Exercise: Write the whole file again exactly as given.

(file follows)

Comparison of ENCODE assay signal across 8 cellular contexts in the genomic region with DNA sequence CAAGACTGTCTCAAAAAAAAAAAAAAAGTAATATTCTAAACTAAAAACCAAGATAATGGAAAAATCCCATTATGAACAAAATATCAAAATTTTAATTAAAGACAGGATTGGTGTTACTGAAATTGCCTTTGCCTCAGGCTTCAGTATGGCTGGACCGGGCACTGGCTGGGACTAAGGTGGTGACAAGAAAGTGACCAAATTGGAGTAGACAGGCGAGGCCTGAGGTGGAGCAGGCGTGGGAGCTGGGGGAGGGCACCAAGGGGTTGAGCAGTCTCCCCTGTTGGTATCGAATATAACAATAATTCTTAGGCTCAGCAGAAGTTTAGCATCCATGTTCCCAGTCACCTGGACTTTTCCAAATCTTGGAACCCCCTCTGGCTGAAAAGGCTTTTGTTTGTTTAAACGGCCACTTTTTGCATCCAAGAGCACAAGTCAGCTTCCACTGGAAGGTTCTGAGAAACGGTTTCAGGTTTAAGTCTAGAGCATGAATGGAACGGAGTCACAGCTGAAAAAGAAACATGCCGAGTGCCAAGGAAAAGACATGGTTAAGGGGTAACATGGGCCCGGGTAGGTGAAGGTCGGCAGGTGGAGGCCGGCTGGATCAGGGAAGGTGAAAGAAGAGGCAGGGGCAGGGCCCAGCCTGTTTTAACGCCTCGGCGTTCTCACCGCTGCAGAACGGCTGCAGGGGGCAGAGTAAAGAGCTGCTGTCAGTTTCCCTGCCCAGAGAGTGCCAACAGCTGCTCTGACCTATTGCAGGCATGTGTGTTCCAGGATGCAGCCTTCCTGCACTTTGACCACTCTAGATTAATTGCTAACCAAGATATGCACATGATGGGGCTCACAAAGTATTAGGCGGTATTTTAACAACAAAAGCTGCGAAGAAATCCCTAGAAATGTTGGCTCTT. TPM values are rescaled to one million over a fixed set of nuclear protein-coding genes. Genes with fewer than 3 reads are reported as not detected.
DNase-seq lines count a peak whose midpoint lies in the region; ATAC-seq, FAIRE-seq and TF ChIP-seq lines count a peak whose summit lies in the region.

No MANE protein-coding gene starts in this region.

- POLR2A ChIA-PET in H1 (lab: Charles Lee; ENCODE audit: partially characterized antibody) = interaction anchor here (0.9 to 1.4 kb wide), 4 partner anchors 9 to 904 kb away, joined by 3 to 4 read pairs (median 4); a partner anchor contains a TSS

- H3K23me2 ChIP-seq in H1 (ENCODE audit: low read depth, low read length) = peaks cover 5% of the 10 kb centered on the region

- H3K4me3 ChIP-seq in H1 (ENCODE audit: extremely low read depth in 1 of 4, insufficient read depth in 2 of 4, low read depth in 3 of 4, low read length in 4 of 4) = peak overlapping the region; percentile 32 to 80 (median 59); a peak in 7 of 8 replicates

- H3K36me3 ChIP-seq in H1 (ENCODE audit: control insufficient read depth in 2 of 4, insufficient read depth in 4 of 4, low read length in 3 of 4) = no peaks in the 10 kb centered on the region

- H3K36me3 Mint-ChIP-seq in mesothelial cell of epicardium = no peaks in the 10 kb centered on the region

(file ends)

Comparison of ENCODE assay signal across 8 cellular contexts in the genomic region with DNA sequence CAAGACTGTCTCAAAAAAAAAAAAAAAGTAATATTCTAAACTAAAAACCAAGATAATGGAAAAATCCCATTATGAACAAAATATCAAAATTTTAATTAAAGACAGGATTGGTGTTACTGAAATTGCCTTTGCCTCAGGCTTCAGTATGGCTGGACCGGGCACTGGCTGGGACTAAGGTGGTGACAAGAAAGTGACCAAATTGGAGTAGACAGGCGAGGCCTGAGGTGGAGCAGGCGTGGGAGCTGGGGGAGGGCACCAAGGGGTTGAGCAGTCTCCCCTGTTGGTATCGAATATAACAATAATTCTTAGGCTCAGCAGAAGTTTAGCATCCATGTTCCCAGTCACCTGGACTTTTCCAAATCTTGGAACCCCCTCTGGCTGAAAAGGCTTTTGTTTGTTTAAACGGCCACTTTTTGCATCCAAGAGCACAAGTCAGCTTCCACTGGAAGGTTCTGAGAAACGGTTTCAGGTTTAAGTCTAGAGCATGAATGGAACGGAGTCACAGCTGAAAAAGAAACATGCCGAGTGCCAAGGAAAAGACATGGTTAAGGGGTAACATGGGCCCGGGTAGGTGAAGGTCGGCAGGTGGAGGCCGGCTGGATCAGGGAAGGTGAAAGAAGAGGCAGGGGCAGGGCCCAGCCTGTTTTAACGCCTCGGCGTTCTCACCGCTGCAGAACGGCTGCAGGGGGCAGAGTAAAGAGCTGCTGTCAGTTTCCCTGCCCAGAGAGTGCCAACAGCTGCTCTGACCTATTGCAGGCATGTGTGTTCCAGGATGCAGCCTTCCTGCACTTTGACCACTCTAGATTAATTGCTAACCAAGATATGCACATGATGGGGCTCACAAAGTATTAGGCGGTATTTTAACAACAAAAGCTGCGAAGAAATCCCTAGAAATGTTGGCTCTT. TPM values are rescaled to one million over a fixed set of nuclear protein-coding genes. Genes with fewer than 3 reads are reported as not detected.
DNase-seq lines count a peak whose midpoint lies in the region; ATAC-seq, FAIRE-seq and TF ChIP-seq lines count a peak whose summit lies in the region.

No MANE protein-coding gene starts in this region.

- POLR2A ChIA-PET in H1 (lab: Charles Lee; ENCODE audit: partially characterized antibody) = interaction anchor here (0.9 to 1.4 kb wide), 4 partner anchors 9 to 904 kb away, joined by 3 to 4 read pairs (median 4); a partner anchor contains a TSS

- H3K23me2 ChIP-seq in H1 (ENCODE audit: low read depth, low read length) = peaks cover 5% of the 10 kb centered on the region

- H3K4me3 ChIP-seq in H1 (ENCODE audit: extremely low read depth in 1 of 4, insufficient read depth in 2 of 4, low read depth in 3 of 4, low read length in 4 of 4) = peak overlapping the region; percentile 32 to 80 (median 59); a peak in 7 of 8 replicates

- H3K36me3 ChIP-seq in H1 (ENCODE audit: control insufficient read depth in 2 of 4, insufficient read depth in 4 of 4, low read length in 3 of 4) = no peaks in the 10 kb centered on the region

- H3K36me3 Mint-ChIP-seq in mesothelial cell of epicardium = no peaks in the 10 kb centered on the region